The underlying research interest of our lab, is the molecular pathology of G Protein-Coupled Receptors and our entry point into these fields begins with the development of novel antibodies. These unique reagents help define the underlying biological mechanisms in pathology, the diagnostic expression patterns, and in some cases, the potential for therapeutic intervention. In two projects the momentum of these studies in basic science is shifting towards translational research and clinical trials. More specifically, anti-human calcitonin receptor antibodies have been developed, which are first-in-class worldwide, against extracellular and intracellular epitopes.
Projects An anti-calcitonin receptor (CTR) antibody for the detection of programmed cell death: the role of CTR in a novel adaptive response in a pre-apoptotic mechanism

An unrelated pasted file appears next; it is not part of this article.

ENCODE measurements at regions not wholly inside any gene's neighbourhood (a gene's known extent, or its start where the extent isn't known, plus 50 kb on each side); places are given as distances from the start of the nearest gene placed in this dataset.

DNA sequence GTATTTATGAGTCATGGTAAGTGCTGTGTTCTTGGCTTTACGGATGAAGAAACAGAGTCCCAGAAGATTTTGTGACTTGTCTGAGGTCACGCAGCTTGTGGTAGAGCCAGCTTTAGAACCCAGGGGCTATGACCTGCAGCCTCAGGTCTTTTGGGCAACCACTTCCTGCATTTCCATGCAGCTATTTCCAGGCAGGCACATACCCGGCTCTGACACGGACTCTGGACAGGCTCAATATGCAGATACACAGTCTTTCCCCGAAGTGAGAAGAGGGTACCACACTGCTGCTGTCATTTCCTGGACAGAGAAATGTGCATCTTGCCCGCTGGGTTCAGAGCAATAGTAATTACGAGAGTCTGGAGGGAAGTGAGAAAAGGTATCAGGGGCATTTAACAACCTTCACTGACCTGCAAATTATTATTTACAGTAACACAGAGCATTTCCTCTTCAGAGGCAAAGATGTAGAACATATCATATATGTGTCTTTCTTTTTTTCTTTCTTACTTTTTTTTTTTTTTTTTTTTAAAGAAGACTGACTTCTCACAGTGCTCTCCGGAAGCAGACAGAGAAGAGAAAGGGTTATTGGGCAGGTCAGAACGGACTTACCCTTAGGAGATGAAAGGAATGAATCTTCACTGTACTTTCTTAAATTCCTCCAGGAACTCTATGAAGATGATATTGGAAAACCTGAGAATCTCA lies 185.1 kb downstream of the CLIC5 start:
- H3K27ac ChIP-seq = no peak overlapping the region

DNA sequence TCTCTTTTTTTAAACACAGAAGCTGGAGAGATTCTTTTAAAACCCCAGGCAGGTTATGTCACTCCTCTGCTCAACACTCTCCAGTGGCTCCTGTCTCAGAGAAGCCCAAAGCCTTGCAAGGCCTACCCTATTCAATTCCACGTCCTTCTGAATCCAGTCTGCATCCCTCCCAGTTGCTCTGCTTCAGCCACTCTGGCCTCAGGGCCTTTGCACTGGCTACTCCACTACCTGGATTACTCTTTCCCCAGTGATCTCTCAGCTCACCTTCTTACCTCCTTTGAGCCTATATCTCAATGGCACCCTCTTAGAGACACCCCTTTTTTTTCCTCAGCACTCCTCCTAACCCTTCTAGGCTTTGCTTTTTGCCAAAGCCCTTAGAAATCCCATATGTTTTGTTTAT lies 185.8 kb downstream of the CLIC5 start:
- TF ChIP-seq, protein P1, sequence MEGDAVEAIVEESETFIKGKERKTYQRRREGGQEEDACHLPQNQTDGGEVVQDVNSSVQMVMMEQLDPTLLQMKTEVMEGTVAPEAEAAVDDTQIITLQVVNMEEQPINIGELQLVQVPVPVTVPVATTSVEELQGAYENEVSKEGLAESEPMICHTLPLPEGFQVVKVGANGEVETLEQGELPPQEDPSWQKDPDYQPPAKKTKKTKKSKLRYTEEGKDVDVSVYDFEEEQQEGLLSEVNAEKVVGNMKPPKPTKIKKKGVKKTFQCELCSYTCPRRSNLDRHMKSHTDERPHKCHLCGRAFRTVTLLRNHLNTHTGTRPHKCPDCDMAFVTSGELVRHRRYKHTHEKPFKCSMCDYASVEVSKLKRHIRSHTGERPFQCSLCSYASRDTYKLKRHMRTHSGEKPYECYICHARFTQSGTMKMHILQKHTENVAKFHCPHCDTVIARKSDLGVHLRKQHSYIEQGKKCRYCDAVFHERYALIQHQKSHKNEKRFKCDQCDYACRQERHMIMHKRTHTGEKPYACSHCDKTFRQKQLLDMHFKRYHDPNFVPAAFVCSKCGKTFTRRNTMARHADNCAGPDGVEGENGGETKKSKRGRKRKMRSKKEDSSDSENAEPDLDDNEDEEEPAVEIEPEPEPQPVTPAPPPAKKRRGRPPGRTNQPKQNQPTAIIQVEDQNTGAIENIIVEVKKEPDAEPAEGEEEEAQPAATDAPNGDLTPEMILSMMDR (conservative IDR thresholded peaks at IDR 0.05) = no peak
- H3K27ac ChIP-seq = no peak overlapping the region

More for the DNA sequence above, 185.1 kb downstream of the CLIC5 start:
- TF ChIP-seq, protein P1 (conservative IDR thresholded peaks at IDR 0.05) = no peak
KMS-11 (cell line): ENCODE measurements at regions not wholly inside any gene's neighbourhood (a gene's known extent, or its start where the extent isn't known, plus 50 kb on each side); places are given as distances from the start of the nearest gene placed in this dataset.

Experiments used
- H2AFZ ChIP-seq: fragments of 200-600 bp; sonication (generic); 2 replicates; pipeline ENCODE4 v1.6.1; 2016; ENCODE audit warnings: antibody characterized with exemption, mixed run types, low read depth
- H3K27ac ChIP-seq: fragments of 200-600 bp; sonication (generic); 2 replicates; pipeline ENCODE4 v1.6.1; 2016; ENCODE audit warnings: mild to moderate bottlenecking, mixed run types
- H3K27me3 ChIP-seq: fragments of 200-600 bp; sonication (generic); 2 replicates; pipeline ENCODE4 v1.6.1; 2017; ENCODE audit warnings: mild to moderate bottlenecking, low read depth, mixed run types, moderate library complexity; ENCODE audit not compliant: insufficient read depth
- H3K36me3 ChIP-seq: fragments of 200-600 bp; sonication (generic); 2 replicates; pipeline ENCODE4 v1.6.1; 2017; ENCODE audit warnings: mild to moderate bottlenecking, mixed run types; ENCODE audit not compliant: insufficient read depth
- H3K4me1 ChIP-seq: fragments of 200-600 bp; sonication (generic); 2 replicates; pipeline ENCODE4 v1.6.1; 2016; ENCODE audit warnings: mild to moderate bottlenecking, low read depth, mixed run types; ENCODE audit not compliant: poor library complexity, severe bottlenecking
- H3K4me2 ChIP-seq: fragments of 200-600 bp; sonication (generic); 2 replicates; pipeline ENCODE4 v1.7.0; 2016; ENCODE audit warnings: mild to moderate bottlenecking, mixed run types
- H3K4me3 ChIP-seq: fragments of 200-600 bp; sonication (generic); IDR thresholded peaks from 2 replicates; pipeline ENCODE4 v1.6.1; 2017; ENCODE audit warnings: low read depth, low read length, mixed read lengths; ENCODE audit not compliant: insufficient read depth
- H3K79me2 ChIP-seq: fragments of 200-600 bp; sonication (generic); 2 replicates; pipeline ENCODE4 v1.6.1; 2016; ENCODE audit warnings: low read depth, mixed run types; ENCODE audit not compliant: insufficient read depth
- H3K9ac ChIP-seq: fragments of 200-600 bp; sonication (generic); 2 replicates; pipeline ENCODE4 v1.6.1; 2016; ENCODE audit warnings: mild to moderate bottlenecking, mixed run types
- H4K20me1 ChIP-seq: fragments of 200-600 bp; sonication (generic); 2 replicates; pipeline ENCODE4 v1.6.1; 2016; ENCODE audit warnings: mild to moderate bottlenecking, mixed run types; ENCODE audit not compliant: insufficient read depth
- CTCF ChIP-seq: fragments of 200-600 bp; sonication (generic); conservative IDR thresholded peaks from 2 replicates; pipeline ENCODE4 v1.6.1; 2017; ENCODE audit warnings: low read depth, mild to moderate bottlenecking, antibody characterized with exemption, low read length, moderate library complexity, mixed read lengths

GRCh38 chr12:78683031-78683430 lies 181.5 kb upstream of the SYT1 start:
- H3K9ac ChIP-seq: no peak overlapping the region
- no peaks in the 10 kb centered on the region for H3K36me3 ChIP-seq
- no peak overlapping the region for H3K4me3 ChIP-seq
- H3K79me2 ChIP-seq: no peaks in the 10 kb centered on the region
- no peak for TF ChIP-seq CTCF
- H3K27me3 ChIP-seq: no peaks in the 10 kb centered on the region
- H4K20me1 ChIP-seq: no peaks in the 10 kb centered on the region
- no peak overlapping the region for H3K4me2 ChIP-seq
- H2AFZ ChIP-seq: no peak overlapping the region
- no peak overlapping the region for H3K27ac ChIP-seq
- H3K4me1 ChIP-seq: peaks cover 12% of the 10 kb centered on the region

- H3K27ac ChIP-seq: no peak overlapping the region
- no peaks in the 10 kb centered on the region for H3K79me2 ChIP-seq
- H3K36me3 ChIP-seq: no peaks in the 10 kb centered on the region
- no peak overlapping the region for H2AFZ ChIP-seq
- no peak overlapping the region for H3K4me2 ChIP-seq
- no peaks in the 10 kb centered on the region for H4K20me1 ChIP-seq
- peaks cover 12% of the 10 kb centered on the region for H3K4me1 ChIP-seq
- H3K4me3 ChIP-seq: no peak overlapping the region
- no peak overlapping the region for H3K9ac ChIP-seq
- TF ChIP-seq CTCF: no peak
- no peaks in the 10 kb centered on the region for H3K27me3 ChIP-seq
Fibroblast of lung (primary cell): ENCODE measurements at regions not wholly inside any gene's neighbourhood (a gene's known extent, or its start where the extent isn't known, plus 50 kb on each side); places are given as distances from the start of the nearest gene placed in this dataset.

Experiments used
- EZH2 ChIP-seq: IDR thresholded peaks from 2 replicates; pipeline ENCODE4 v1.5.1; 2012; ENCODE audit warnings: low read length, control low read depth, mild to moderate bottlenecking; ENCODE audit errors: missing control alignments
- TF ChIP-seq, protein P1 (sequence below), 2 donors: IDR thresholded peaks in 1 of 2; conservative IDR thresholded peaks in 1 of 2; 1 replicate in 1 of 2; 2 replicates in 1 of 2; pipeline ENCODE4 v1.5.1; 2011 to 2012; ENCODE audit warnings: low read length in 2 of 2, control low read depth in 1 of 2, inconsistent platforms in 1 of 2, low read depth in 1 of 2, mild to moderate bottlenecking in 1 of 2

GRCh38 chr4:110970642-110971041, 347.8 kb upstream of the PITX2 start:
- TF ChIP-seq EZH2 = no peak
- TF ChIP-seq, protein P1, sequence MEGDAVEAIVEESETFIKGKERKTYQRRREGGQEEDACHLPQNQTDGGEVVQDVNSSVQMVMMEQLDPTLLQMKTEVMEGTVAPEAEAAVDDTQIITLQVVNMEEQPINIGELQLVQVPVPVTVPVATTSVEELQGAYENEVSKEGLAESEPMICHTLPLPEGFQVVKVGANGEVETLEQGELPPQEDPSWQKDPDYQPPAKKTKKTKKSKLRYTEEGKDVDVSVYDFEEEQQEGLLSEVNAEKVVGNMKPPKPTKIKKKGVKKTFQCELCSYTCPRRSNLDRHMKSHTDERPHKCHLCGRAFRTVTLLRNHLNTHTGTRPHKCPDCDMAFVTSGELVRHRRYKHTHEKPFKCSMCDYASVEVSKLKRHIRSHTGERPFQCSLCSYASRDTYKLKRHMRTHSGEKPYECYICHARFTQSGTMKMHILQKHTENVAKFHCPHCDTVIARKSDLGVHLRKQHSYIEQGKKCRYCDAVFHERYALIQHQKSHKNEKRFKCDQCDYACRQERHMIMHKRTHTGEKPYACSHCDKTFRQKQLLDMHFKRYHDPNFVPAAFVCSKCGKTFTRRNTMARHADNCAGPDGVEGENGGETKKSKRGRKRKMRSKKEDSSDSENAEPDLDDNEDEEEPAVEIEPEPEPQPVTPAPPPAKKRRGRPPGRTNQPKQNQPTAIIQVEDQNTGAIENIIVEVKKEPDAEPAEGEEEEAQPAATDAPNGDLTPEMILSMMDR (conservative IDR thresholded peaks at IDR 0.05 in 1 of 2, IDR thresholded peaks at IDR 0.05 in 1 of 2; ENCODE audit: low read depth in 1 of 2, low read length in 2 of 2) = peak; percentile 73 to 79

Programmed cell death (PCD) is an essential process in life. The sequelae of events resulting in PCD, include changes in mitochondrial membrane potential, shunting of phosphatidylserine to the cell surface, activation of caspases, chromatin condensation and DNA fragmentation, amongst other key molecular events. Less well established in cells under duress from cytotoxins is an adaptive response which includes increasing metabolism and concomitant expression of CTR. A conjugate of the anti-CTR antibody (AlexaFluor 568) is able to detect PCD in vitro
and further studies are aimed at defining its potential for imaging PCD in vivo
The efficacy of an anti-calcitonin receptor (CTR) antibody conjugated to toxin to reduce tumour expansion in mouse xenograft models of brain tumour.
Monoclonal antibodies that target the extracellular epitope have been conjugated to toxins to selectively kill brain tumour stem cells with EC50s in the 4-10pM range in vitro
. Studies are now underway to study efficacy in